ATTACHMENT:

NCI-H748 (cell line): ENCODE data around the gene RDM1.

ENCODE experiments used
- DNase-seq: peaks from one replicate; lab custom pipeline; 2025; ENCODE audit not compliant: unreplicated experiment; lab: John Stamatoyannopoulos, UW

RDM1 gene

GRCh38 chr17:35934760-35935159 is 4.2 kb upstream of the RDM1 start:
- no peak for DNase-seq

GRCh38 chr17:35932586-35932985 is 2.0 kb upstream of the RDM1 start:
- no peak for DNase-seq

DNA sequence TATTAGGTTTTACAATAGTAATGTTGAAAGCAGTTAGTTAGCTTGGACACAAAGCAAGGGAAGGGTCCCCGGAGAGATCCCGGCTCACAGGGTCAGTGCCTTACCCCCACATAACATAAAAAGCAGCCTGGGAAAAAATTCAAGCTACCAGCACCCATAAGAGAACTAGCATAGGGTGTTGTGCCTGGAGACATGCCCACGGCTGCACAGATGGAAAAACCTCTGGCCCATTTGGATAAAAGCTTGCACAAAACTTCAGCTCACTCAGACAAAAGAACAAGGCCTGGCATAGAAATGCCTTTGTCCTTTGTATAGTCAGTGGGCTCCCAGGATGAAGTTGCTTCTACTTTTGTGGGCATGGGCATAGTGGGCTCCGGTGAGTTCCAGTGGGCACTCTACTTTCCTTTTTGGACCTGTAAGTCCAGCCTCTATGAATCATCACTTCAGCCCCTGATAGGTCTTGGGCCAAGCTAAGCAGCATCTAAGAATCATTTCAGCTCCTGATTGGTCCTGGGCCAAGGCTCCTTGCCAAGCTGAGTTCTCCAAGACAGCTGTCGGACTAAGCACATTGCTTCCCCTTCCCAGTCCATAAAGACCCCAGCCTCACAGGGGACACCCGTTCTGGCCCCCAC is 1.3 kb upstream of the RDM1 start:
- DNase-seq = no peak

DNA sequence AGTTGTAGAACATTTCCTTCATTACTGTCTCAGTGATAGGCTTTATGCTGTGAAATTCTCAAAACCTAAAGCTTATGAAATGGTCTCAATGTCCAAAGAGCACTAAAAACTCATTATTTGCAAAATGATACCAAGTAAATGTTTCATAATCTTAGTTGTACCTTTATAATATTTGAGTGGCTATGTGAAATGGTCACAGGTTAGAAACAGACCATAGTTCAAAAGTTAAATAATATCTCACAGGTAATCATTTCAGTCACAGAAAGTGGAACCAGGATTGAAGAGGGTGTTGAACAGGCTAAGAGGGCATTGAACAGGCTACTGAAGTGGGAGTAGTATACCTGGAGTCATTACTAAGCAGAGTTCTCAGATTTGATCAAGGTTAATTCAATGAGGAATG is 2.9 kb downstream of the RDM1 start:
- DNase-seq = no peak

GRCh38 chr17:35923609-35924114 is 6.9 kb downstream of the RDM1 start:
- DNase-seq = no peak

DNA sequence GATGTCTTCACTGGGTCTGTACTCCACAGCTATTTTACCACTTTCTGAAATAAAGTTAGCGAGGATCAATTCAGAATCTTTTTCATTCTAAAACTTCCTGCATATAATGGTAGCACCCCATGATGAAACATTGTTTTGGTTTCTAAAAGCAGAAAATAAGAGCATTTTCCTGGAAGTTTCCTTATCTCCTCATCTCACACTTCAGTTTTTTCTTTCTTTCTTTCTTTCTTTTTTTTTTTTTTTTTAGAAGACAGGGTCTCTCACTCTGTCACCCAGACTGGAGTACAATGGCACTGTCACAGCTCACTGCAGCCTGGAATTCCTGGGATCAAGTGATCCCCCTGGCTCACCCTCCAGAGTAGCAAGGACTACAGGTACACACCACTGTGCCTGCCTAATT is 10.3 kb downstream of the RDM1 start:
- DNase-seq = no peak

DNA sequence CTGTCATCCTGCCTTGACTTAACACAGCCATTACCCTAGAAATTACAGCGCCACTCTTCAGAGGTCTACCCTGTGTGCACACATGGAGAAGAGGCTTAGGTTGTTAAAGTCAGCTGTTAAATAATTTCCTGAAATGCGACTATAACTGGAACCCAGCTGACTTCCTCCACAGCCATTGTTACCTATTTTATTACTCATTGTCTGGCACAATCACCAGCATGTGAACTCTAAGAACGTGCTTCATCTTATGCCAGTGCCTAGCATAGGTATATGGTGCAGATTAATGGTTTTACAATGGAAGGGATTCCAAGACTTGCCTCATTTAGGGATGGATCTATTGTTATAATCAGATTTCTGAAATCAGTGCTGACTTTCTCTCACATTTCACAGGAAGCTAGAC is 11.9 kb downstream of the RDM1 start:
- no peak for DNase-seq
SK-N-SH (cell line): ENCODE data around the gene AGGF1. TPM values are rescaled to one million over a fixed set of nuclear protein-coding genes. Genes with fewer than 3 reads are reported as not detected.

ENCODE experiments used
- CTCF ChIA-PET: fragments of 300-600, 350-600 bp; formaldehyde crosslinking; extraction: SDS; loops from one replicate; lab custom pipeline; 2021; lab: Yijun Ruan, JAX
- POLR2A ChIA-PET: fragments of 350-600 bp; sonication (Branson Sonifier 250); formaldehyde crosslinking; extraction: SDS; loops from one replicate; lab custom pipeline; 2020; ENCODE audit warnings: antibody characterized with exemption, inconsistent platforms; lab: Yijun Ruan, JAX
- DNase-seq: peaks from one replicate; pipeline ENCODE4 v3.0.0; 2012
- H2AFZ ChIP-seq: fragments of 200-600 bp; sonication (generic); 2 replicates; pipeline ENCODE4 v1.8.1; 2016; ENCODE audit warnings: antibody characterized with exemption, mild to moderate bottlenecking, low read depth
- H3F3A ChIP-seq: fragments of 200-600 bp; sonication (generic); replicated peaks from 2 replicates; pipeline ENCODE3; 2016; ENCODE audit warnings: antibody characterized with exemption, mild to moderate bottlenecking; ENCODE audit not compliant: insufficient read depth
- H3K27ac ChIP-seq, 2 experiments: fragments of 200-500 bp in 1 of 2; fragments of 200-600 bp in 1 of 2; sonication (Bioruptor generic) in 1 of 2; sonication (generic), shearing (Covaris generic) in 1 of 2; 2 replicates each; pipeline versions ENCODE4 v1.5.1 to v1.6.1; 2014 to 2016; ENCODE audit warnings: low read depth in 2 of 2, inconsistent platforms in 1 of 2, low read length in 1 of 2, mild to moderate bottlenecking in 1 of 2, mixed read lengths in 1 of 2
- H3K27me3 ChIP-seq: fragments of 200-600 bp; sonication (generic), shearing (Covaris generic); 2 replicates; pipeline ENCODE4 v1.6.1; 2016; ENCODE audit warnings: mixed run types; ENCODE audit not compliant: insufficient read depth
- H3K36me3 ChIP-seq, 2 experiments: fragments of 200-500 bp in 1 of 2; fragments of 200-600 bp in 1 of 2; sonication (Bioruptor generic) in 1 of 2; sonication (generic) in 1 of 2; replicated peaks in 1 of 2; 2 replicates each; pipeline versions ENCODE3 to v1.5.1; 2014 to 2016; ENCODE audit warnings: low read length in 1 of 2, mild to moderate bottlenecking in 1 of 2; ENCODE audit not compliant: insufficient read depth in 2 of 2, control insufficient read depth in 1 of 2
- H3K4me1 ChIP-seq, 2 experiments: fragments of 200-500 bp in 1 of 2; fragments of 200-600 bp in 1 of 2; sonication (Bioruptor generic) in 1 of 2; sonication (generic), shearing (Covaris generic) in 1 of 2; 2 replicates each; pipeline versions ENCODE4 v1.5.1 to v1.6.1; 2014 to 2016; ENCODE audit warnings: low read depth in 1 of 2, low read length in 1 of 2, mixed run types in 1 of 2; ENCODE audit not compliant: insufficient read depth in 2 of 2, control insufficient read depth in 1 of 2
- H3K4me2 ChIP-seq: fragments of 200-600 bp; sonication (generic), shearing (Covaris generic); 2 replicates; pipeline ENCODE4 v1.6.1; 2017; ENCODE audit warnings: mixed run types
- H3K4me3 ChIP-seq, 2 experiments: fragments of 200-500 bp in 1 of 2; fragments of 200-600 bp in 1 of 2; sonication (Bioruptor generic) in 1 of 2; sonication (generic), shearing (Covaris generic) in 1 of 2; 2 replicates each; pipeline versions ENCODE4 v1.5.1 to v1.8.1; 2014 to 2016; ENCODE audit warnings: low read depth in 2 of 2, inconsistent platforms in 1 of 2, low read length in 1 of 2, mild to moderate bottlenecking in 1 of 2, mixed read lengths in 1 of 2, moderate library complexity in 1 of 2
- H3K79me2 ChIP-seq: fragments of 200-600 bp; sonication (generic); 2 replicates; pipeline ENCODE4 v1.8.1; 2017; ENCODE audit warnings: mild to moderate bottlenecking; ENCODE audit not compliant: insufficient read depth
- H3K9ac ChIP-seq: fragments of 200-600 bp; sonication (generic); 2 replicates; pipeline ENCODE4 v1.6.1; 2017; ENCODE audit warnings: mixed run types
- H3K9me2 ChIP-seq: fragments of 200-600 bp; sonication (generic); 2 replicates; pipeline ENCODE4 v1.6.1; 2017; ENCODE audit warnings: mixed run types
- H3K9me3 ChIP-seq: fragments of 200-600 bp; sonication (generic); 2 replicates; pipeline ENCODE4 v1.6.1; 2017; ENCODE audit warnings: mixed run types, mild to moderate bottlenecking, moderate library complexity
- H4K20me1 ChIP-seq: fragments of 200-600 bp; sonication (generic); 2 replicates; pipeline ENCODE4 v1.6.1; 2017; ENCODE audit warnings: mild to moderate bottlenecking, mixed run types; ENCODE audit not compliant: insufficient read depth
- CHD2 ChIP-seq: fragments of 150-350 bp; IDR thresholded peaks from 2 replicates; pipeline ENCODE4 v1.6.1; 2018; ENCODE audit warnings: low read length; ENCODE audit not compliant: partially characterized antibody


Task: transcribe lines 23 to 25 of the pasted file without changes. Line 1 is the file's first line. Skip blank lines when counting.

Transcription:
- DNase-seq: peaks from one replicate; pipeline ENCODE4 v3.0.0; 2012
- H2AFZ ChIP-seq: fragments of 200-600 bp; sonication (generic); 2 replicates; pipeline ENCODE4 v1.8.1; 2016; ENCODE audit warnings: antibody characterized with exemption, mild to moderate bottlenecking, low read depth
- H3F3A ChIP-seq: fragments of 200-600 bp; sonication (generic); replicated peaks from 2 replicates; pipeline ENCODE3; 2016; ENCODE audit warnings: antibody characterized with exemption, mild to moderate bottlenecking; ENCODE audit not compliant: insufficient read depth